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Bacon,eggs and biryani; Cafe's switch at night to curry house.

Byline: Andy Kelly

IT is the quintessential English cafe, full of the traditional smells that have tempted workers for generations.

Plateafter plate emerges from the kitchen adorned with crisp bacon, succulent sausage, runn yegg and the ubiquitous beans and tomatoes.

All of course washed down with a steaming hot mug of tea.

But come 3pm and a strange transformation overcomes this bastion of English fare in the heart of south Liverpool.

The tables chang e, the decor chang es, the staff chang e, even the light outside chang es and the menu undergoes a spicy new image.

What emerges is one of the city's growing band of quality Indian curry houses. Tea and toast are replaced by lagers, wine and naan breads.

Where once there were fry-ups and baguettes, now there arebaltis, mas alas andbiryanis.

This is the CafeNaz restaurant on Wavertree's High Street,Liverpool's first combined English cafe and curry house.

Owner Nozrul Islam,or Naz for short,decided he needed to diversify to make his restaurant a success.

The 23-year-old said: ``I bought the business as a breakfast place and we were doing good daytime business .

``But I wanted to do something at night as well so people who came in during the day and liked it could come back.

``So we decided to open u pas an Indian restaurant in the evening.

``We change the tables, the settings, the staff, even the light outside.

``After finishing breakfasts at 3pm, we are up and running as an Indian restaurant by 5pm. ``I've lived in Liverpool all my life and, as far as I kno w,no-one else has ever done this bef ore.''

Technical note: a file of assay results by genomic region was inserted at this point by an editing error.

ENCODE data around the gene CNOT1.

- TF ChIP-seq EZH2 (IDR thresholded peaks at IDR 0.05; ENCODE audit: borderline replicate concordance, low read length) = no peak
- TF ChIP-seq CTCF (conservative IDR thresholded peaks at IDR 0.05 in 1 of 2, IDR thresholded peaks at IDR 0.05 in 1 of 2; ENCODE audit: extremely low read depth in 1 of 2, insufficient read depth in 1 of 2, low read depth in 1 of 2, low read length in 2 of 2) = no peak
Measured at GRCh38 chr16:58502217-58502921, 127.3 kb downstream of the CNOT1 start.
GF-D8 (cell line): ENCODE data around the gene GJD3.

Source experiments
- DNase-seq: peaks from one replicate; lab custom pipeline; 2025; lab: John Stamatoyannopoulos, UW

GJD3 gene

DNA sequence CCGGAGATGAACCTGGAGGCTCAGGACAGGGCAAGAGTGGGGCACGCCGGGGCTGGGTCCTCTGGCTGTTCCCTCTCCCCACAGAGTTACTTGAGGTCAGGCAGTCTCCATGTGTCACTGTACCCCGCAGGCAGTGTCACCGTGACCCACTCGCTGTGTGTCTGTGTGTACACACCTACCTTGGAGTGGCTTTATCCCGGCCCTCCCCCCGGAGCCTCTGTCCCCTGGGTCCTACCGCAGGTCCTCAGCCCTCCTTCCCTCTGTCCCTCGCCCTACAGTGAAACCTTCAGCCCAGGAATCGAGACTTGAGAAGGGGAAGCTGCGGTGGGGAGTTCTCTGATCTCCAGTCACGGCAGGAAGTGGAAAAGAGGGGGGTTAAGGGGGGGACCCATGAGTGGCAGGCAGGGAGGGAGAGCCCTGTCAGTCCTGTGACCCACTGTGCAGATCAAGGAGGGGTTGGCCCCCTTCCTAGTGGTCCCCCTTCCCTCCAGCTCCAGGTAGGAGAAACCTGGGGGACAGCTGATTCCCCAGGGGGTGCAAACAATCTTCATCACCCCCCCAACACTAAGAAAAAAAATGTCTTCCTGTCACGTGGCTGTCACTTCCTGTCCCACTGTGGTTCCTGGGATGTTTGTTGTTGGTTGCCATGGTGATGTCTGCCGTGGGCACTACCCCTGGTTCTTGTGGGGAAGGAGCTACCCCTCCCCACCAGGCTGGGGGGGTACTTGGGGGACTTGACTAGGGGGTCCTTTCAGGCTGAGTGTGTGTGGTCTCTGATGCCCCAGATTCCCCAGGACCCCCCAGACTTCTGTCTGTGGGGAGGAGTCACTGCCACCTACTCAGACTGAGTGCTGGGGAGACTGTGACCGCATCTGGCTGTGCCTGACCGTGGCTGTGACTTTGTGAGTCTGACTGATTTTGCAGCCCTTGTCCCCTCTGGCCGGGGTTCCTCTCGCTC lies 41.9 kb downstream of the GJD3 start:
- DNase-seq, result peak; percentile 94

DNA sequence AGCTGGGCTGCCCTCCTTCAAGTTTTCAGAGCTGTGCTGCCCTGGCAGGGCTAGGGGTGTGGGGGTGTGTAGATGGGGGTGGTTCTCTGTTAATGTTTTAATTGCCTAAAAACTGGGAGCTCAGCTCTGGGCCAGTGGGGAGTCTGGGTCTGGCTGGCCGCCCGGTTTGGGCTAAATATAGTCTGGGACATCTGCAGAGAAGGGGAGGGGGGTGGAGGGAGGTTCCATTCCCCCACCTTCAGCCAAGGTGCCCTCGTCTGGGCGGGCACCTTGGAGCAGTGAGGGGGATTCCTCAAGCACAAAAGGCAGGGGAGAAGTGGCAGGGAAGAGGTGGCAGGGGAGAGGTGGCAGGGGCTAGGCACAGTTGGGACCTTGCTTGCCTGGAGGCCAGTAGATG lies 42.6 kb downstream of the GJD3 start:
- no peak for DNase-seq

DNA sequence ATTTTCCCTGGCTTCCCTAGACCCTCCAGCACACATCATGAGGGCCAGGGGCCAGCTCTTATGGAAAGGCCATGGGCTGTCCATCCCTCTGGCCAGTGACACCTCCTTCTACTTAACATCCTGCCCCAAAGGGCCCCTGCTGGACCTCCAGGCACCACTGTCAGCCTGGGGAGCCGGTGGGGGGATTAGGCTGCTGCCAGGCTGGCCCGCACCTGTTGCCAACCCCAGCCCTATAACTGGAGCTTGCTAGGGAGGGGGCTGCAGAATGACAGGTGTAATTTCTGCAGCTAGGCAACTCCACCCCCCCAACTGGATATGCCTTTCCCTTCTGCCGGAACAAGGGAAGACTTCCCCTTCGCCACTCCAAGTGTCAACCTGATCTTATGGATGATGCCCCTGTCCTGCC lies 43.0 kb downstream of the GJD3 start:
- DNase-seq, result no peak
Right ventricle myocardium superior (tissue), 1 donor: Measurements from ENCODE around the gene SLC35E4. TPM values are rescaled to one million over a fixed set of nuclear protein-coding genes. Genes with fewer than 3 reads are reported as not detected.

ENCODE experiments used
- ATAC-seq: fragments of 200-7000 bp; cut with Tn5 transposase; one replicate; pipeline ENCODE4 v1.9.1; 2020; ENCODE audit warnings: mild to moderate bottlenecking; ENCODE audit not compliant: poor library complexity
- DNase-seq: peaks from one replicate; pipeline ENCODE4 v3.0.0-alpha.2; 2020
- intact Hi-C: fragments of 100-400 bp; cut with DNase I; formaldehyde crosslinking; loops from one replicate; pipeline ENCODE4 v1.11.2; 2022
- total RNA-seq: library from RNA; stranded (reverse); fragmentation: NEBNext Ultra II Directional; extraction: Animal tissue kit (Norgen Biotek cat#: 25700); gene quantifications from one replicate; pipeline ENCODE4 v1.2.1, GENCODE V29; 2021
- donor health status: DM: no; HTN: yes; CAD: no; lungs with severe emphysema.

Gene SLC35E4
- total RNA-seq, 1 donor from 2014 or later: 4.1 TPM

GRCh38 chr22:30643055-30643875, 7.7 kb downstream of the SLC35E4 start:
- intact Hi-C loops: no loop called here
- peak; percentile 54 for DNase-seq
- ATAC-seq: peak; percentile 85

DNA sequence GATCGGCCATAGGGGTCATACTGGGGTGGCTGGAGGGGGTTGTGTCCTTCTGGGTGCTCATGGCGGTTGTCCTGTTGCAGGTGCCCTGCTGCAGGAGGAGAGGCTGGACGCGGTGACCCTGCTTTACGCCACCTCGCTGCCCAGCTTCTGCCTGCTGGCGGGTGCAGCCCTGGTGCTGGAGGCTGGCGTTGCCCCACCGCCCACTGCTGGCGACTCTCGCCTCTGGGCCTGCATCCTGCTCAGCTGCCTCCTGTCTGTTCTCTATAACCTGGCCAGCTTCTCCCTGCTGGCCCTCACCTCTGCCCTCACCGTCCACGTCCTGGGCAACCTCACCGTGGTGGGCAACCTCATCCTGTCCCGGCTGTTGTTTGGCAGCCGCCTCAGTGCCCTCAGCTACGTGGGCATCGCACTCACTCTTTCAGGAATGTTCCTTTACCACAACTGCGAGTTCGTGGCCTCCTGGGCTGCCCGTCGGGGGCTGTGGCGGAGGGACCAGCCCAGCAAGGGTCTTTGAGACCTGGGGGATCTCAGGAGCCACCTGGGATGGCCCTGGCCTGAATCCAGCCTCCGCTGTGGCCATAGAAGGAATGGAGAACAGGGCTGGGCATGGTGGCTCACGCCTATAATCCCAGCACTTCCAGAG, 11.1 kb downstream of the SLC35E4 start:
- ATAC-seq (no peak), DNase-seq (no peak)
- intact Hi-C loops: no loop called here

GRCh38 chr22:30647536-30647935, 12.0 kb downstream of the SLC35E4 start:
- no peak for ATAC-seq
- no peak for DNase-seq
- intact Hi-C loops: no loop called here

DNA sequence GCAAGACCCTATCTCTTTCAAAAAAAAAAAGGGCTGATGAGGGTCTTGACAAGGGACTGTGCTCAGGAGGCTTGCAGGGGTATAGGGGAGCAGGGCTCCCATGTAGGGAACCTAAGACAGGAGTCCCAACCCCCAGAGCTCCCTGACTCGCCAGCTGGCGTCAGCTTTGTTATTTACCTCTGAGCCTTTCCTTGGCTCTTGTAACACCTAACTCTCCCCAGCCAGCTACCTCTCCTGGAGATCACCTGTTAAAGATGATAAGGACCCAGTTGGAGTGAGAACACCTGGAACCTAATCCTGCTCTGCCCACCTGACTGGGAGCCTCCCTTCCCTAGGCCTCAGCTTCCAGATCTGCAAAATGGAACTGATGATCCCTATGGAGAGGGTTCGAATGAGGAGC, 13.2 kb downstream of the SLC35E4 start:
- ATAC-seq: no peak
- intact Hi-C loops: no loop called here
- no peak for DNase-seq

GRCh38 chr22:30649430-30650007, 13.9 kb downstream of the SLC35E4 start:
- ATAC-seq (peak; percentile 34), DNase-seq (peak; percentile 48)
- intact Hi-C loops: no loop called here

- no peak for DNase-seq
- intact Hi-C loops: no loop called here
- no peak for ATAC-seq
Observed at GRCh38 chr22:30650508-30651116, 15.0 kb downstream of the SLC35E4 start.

Naz learnt his trade working as a chef at his unc le's well-established Indian Delight restaurant on city centre Renshaw Street. The young entr epreneur is also the main supplier of deserts to nearly 70 Indian and Chinese restaurants around the North West.

So with Merseysiders becoming more and more cosmopolitan in their culinary tastes, is the traditional English breakfast or the curry proving more popular?

Naz said: ``The breakfast and baguette business has been up and running for eight years and it is definitely more popular at themoment.

``The Indian restaurant is ne wer and its popularity is spreading by word of mouth.

``I think this is an up-and-coming area,especially with the reno vat ion of Wavertree Garden flats. We're also near Allerton which has quite a strong restaurant culture.''

8 Cafe Naz is open seven days a week from 8.30am-11pm. Diners can bring their own wine and beer free of charge.

CAPTION(S):

FOOD FOR ALL: Owner Nozrul Islam's restaurant is both cafe and curry house; Picture: COLIN LANE
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Publication:Daily Post (Liverpool, England)
Date:Jul 7, 2003
Words:448
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